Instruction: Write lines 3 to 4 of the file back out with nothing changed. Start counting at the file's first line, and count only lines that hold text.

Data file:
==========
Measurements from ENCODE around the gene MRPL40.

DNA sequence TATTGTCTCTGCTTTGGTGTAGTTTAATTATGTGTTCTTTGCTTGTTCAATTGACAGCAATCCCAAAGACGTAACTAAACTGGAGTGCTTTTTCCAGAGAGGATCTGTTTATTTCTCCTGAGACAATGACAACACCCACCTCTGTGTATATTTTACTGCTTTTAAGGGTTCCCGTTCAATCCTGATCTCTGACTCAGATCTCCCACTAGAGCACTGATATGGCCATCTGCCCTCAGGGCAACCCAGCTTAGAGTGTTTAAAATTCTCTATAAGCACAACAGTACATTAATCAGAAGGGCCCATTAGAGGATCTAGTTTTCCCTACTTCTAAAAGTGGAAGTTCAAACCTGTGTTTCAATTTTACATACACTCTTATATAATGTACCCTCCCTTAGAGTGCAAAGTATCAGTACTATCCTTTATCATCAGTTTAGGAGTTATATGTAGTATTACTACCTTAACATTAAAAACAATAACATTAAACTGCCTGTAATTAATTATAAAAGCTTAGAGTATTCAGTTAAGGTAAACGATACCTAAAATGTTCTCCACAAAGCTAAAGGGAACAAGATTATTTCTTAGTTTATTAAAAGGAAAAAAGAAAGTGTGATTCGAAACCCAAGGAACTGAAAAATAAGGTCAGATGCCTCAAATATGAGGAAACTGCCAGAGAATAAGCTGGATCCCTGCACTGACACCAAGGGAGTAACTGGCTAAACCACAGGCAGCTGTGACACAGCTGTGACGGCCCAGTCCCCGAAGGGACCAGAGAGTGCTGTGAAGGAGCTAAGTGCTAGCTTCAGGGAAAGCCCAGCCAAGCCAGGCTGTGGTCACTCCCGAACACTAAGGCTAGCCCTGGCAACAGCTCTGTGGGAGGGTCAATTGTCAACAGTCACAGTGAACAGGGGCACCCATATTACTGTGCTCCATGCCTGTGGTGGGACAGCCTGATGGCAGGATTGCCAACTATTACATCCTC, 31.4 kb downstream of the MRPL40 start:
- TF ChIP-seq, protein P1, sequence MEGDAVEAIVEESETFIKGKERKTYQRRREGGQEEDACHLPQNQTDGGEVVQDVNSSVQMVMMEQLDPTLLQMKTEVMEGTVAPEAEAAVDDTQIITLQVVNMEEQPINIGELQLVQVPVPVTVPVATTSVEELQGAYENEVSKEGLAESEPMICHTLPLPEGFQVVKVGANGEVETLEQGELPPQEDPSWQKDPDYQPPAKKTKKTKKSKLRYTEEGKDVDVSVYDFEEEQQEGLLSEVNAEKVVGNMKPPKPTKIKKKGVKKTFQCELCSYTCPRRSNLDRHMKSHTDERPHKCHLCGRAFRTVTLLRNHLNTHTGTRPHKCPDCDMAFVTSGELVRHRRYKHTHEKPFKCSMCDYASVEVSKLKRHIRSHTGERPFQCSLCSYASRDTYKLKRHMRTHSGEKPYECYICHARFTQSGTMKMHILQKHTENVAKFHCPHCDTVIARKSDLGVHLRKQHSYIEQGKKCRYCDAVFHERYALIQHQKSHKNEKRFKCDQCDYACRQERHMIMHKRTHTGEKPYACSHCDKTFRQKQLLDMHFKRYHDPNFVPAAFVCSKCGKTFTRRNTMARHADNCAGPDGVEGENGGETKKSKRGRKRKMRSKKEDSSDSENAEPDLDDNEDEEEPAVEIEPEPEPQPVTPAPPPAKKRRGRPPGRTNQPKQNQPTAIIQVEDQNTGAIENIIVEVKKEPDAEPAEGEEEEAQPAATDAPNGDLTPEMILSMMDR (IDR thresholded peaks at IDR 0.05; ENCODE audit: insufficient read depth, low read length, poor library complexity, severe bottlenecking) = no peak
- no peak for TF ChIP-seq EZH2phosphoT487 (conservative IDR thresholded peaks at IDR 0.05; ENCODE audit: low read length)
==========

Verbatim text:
- TF ChIP-seq, protein P1, sequence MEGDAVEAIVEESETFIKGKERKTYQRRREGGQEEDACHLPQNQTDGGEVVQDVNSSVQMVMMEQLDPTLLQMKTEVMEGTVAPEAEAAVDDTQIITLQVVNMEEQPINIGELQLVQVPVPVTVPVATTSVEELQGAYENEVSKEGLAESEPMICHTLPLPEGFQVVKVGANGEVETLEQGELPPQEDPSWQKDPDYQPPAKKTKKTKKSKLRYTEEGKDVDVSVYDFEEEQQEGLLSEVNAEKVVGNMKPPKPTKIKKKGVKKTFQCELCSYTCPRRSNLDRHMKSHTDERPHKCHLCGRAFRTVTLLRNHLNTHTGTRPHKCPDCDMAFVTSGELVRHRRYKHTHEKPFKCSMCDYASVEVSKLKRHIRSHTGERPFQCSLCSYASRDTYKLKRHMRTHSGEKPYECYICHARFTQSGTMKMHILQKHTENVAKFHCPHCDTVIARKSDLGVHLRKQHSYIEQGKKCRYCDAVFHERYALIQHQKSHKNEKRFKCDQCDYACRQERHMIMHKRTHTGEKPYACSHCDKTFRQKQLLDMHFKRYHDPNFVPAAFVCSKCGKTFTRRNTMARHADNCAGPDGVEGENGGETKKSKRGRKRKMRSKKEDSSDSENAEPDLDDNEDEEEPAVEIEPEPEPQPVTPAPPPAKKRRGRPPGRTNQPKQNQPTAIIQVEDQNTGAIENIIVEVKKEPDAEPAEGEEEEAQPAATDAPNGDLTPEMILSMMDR (IDR thresholded peaks at IDR 0.05; ENCODE audit: insufficient read depth, low read length, poor library complexity, severe bottlenecking) = no peak
- no peak for TF ChIP-seq EZH2phosphoT487 (conservative IDR thresholded peaks at IDR 0.05; ENCODE audit: low read length)